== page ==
BY HOLLY MCCRAY
Some 60 young adults in Oklahoma will turn their attention to Ukraine in August.
Right after completing eight weeks assisting children here in Project Transformation (PT), they will cheer on a group of United Methodist young adults launching a similar program thousands of miles away.
Project Transformation Oklahoma is a Christian literacy day camp for elementary-age students. Nine churches in the state will host some 500 children June 8-July 27. The United Methodist-supported program began here in 2002.
The Eurasia Episcopal Area, which includes Ukraine, "is taking the best practices of PT and making it their own," said Sarah Nichols. "I feel like we’ve found kindred spirits over there."
For the Oklahoma Conference, she directs Young Adult Mission & Service and also PT, both ministries within the Office of Mission.
The origin of the Ukraine Conference program is in an international trip by Nichols and Jeremy Basset, Office of Mission director, in early 2016. They represented the denomination’s Board of Global Ministries at a summit in St. Petersburg, Russia.
Led by one bishop, the Eurasia Area covers eight time zones, and the common language is Russian.
"The young adults there were really hungering for this culture of mission," Nichols observed. "We wanted to be a resource if they needed it."
Later in 2016, Bishop Eduard Khegay and two young clergymen of the Eurasia Area visited Oklahoma "to have more in-depth conversation about what we do in mission here and what our setup is," Nichols said.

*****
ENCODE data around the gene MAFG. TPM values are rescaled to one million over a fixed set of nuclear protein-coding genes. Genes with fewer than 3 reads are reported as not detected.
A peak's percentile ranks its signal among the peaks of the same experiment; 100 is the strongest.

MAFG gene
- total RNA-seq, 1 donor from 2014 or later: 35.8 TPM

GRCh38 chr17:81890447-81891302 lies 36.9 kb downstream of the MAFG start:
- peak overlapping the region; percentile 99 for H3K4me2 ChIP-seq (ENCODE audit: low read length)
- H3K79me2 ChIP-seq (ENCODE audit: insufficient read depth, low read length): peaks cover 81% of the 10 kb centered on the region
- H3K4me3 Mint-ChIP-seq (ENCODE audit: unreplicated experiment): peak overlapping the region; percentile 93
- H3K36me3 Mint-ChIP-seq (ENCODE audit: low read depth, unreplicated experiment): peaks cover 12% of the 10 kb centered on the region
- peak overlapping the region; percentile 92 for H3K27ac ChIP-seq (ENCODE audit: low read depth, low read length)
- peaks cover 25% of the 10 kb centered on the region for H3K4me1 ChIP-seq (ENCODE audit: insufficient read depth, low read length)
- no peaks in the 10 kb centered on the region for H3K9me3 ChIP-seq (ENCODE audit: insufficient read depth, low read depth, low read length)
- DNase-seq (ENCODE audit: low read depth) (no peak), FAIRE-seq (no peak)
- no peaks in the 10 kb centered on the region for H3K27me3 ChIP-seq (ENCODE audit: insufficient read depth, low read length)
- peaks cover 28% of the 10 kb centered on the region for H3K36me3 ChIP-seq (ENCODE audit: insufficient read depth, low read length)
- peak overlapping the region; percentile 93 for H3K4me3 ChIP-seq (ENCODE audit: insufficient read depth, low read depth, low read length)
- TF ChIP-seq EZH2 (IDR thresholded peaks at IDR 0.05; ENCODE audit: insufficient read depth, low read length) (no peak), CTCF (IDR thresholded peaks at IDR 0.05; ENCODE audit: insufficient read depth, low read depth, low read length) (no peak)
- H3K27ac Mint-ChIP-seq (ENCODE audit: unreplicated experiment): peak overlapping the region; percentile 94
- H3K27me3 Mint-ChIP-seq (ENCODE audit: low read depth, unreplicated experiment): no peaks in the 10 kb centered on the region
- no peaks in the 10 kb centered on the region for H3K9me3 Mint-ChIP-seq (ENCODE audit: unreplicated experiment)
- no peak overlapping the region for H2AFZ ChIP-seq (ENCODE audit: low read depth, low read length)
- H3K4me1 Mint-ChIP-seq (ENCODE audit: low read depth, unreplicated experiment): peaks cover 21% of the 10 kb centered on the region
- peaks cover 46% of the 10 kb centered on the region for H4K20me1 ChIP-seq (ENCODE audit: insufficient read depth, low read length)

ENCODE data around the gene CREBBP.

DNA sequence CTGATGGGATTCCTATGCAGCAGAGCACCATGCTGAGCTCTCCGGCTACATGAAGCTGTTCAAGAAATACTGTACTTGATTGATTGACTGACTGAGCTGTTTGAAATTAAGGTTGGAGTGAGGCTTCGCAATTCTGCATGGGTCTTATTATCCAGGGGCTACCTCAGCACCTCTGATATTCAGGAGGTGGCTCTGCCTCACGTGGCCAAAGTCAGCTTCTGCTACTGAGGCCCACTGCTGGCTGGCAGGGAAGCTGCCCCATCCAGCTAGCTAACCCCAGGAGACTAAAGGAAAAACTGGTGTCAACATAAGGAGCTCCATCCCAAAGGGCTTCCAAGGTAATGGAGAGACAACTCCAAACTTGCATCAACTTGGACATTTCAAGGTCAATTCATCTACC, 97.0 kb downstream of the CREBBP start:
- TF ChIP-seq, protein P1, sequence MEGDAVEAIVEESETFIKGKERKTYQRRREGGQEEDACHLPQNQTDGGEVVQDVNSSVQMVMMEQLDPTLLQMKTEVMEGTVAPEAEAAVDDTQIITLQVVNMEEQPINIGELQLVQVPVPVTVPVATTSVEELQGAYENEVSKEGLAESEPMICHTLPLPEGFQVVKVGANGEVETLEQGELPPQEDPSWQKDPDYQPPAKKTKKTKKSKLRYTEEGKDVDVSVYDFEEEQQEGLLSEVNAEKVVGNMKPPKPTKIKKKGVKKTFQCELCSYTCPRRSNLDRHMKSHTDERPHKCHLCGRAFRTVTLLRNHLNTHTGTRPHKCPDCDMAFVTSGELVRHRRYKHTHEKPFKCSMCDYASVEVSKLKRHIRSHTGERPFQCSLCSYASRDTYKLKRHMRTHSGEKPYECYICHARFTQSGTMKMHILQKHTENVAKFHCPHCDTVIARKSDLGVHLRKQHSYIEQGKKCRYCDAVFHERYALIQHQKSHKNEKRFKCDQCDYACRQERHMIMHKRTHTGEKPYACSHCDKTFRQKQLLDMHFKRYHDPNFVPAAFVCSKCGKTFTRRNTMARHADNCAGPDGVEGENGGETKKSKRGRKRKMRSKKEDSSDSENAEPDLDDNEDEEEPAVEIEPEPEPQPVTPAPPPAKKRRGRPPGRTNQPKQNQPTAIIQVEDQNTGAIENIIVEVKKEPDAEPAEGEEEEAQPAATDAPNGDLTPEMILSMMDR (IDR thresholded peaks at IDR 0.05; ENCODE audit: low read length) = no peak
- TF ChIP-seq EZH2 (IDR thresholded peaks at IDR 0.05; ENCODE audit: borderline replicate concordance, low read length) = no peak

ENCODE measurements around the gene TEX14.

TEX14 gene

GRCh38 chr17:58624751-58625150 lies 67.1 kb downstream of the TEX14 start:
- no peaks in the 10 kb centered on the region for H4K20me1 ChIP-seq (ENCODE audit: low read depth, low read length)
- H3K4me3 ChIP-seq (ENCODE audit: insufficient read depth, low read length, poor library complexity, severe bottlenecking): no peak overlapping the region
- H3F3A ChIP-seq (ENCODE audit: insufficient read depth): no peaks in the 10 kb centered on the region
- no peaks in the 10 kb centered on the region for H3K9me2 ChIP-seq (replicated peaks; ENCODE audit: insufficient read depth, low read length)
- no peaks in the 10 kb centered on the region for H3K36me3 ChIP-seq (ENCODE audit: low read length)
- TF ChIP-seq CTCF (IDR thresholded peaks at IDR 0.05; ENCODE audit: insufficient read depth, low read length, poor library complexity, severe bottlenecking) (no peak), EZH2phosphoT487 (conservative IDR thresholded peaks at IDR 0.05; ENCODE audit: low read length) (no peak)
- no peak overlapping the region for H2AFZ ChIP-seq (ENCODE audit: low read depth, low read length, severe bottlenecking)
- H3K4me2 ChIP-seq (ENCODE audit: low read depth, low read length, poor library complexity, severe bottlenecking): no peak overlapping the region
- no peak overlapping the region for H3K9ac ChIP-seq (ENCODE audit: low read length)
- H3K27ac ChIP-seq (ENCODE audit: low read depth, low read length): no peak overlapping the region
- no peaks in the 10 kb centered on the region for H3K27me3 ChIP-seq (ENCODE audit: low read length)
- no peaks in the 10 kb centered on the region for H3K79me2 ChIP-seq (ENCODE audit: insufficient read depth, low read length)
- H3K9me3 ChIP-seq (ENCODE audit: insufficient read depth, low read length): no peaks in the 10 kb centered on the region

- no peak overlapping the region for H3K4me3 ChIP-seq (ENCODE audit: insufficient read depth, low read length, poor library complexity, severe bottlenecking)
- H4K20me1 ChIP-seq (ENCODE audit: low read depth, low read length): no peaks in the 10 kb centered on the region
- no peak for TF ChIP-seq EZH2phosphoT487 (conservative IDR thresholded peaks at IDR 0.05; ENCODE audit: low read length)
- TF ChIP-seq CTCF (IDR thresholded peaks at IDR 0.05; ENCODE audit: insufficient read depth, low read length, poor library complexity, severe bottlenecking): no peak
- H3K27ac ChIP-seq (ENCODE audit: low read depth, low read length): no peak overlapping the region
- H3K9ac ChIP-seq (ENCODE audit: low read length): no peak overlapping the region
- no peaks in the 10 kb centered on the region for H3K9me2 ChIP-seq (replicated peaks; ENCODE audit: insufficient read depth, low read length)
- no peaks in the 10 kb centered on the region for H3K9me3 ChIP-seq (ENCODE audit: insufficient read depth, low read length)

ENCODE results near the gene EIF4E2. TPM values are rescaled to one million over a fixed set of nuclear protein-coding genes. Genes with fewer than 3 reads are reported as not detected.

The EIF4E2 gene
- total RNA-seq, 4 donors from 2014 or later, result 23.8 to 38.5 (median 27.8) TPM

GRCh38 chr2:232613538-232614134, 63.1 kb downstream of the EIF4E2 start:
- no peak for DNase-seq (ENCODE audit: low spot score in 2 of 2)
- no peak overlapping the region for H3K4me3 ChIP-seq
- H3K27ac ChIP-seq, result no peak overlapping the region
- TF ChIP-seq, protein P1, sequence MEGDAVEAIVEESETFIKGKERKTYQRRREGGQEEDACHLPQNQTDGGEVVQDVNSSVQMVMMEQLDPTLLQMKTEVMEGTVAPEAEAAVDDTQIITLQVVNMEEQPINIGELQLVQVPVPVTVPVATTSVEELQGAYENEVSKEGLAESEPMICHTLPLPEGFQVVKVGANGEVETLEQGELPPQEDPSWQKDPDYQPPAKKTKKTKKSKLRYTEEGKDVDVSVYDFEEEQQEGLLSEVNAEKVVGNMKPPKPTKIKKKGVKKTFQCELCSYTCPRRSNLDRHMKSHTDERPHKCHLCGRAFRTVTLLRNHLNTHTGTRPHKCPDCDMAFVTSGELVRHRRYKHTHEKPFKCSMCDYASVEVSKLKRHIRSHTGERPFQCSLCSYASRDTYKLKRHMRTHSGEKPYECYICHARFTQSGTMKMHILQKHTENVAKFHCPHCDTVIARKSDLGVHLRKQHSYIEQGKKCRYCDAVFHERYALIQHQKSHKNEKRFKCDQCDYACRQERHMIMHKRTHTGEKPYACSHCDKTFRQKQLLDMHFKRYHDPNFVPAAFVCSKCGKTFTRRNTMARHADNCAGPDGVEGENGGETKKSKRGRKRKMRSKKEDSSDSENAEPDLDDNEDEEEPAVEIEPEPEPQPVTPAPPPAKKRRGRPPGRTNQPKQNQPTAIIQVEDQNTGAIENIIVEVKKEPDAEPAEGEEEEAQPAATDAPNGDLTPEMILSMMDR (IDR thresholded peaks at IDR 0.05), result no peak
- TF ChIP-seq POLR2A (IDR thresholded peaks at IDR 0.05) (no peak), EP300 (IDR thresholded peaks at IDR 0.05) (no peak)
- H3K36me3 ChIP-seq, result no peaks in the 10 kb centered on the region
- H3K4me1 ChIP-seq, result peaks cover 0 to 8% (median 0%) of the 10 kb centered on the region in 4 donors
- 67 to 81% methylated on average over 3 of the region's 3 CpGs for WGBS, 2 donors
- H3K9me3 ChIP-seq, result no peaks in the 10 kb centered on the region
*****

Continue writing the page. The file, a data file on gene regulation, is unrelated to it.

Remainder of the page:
She described the encounter as "come see what we do," rather than "do it our way."
"That’s my favorite part about the work we do here: sharing equally."
The time included visiting young-adult PT leaders. The travelers "fell in love with PT."
In January, the two Oklahomans returned to Eurasia, at the invitation of Bishop Khegay, to encourage young United Methodists there to implement something like PT.
As a result, at the church in Serednje (population 3,505), Ukrainian young-adult volunteers will offer language and math help to people of Roma ethnicity during four weeks in August.
In support of the camp, Oklahoma’s Office of Mission has committed $5,000 from funds given by OKC-Chapel Hill UMC, according to Rev. Basset. The donation also covers travel costs for Basset and Nichols.
Basset said he found the Church in Eurasia "committed to a missional perspective as its reason for existence" as well as "concerned about the departure of some key leadership because of opportunities out of the Area."
He said the bishop wants to:
develop experiences for the Area’s young-adult members — many are first-generation Christians — to understand mission in the Eurasian context; and
introduce best practices to guide them in those experiences.
"Something is connecting the culture in our Office of Mission, in Oklahoma, to the passion that these young people are exuding," Nichols said. "I feel like ‘shoulds’ are popping up within that faith community. Children should have access to quality education and a safe place to go when they’re not in school. In the name of Jesus, they’re going to make that true."
She said UM young adults in Eurasia are "already doing wonderful things. They’re on Christ’s mission, and they are so open to talking about how they came to be believers in Christ. We have to connect Oklahoma with these young people; Oklahoma has to know."
So during PT this summer she’ll encourage digital conversations between the groups. Nichols wants the Eurasian young people to know "56 college kids in Oklahoma have your back and are excited for you" as the August camp approaches.
Then she will go to Ukraine in August as a key volunteer for that camp’s first week, sharing digitally with Oklahoma’s PT members while she is away.
"I’m not going for that missionary-on-vacation feeling. I’m going because my friends and young people I really care about are there, they’re talking about the way God’s working through their church, and I want to be a part of it."